Defendant contends that his representation at trial was inadequate because his counsel failed to call certain witnesses. Two witnesses who, it is now argued, should have been called, were the defendant's daughter and son. The defendant's daughter would have testified that, by reason of her employment by an airline, she could have obtained airline tickets for her family at considerably reduced rates; from this, it is to be inferred that the defendant had no reason to accept a gift of airline tickets. On redirect examination, defense counsel asked Sangemino if he had ever asked Lemler for airplane tickets; Sangemino replied that he would not ask for airplane tickets because his wife "is deathly afraid to fly." (Tr. pp. 1014-15). Sangemino was asked about the very subject that his daughter would have testified to, his lack of interest in receiving airline tickets; however, had she testified, two separate rationalizations would have been offered instead of one. This evidence would be at most cumulative and peripheral in its importance. We could not fault counsel for failing to bring out the opportunity of the daughter to obtain airline tickets at less than full price.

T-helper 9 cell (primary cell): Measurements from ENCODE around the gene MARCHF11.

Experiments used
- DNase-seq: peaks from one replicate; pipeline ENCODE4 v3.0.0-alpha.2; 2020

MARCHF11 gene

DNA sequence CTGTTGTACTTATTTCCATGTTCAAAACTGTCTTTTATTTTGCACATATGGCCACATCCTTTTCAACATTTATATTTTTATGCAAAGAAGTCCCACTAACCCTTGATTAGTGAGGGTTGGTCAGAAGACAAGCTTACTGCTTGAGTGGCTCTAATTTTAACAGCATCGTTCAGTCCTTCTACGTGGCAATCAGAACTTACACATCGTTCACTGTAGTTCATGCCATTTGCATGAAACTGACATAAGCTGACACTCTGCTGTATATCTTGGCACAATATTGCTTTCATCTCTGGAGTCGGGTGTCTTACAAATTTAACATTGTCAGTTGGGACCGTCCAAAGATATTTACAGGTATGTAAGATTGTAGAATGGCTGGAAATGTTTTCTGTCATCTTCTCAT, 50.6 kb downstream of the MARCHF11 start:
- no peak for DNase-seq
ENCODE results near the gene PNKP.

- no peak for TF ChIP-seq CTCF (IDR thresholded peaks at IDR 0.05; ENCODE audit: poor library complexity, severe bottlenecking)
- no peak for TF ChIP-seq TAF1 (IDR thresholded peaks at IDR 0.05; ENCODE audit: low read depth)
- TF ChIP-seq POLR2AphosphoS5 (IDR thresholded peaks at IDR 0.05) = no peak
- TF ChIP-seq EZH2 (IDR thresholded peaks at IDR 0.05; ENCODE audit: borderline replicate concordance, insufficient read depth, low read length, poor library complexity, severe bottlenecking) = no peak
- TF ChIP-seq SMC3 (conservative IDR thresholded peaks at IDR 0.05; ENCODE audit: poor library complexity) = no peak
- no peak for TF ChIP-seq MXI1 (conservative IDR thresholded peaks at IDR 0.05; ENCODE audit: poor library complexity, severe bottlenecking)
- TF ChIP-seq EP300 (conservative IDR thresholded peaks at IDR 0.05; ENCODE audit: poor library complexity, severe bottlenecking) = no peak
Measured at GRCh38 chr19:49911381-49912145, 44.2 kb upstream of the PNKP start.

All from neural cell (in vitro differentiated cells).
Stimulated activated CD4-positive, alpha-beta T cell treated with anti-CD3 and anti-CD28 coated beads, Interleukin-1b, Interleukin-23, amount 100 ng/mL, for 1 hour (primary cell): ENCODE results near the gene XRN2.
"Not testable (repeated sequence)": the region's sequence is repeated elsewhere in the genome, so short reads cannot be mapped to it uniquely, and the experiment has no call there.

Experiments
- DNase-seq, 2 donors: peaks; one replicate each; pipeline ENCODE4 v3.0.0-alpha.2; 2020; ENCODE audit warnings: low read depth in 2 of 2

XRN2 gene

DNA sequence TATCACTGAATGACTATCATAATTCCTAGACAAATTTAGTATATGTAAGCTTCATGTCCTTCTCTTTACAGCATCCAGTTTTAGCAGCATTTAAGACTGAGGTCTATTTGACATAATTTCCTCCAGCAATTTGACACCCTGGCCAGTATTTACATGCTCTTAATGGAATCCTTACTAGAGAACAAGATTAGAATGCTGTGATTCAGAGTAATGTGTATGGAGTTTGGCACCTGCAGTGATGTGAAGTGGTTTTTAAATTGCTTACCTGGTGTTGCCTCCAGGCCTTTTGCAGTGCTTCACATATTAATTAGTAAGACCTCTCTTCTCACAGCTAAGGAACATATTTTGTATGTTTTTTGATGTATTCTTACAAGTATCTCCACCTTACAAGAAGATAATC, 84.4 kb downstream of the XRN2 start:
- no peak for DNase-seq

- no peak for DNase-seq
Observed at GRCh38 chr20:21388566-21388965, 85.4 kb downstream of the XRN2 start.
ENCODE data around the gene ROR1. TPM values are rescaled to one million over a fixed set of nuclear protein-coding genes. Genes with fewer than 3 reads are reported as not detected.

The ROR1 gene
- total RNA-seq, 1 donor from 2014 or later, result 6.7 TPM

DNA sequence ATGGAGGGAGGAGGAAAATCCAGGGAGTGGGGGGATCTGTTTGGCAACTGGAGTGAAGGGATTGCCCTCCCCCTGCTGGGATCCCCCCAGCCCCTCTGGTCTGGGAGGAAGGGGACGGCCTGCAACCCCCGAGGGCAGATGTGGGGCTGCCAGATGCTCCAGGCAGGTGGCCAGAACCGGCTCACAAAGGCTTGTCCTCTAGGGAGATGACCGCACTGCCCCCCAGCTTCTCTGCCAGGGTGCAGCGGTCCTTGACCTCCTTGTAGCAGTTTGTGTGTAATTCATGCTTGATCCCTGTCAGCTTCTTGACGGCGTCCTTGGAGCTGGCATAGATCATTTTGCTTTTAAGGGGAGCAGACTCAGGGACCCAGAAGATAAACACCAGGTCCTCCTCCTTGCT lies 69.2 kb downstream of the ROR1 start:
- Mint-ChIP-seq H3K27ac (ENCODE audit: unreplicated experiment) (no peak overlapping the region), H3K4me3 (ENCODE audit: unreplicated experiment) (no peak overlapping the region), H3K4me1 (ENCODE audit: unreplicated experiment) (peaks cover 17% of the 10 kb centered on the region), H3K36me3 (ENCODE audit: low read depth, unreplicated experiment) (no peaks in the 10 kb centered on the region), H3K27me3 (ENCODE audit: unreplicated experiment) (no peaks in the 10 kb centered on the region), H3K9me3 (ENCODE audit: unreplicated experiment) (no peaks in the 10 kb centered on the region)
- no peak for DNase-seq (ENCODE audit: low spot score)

The defendant's son would have testified that he had asked his father to assist him on two occasions in obtaining a discharge from military service and that each time his father refused. Defense counsel began to question Sangemino about this on direct examination but, after an objection and a discussion at the side bar, apparently decided, not unreasonably, that this line of inquiry would be counterproductive. (Tr. pp. 934-35).